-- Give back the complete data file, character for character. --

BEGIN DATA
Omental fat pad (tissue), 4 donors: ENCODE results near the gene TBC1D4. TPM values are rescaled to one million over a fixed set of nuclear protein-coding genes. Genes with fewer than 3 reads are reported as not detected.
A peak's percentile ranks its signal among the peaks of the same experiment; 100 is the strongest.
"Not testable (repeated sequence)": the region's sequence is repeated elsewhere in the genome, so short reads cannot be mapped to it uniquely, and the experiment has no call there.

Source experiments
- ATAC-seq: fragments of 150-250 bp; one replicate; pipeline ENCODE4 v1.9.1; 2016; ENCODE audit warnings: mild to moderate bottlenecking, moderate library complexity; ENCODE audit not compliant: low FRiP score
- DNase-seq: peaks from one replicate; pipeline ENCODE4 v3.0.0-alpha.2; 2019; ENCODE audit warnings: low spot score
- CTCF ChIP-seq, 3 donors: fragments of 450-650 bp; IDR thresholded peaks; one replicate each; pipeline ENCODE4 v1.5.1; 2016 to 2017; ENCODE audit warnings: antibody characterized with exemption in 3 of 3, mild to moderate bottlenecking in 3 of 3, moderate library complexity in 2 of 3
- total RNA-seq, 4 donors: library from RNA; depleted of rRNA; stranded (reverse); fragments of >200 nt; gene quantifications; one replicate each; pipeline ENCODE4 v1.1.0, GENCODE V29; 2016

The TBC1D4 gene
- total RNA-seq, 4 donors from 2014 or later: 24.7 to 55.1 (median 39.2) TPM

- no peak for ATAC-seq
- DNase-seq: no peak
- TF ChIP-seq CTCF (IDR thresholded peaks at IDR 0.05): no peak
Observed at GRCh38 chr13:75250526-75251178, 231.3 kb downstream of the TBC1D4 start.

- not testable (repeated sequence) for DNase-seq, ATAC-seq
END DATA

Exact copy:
Omental fat pad (tissue), 4 donors: ENCODE results near the gene TBC1D4. TPM values are rescaled to one million over a fixed set of nuclear protein-coding genes. Genes with fewer than 3 reads are reported as not detected.
A peak's percentile ranks its signal among the peaks of the same experiment; 100 is the strongest.
"Not testable (repeated sequence)": the region's sequence is repeated elsewhere in the genome, so short reads cannot be mapped to it uniquely, and the experiment has no call there.

Source experiments
- ATAC-seq: fragments of 150-250 bp; one replicate; pipeline ENCODE4 v1.9.1; 2016; ENCODE audit warnings: mild to moderate bottlenecking, moderate library complexity; ENCODE audit not compliant: low FRiP score
- DNase-seq: peaks from one replicate; pipeline ENCODE4 v3.0.0-alpha.2; 2019; ENCODE audit warnings: low spot score
- CTCF ChIP-seq, 3 donors: fragments of 450-650 bp; IDR thresholded peaks; one replicate each; pipeline ENCODE4 v1.5.1; 2016 to 2017; ENCODE audit warnings: antibody characterized with exemption in 3 of 3, mild to moderate bottlenecking in 3 of 3, moderate library complexity in 2 of 3
- total RNA-seq, 4 donors: library from RNA; depleted of rRNA; stranded (reverse); fragments of >200 nt; gene quantifications; one replicate each; pipeline ENCODE4 v1.1.0, GENCODE V29; 2016

The TBC1D4 gene
- total RNA-seq, 4 donors from 2014 or later: 24.7 to 55.1 (median 39.2) TPM

- no peak for ATAC-seq
- DNase-seq: no peak
- TF ChIP-seq CTCF (IDR thresholded peaks at IDR 0.05): no peak
Observed at GRCh38 chr13:75250526-75251178, 231.3 kb downstream of the TBC1D4 start.

- not testable (repeated sequence) for DNase-seq, ATAC-seq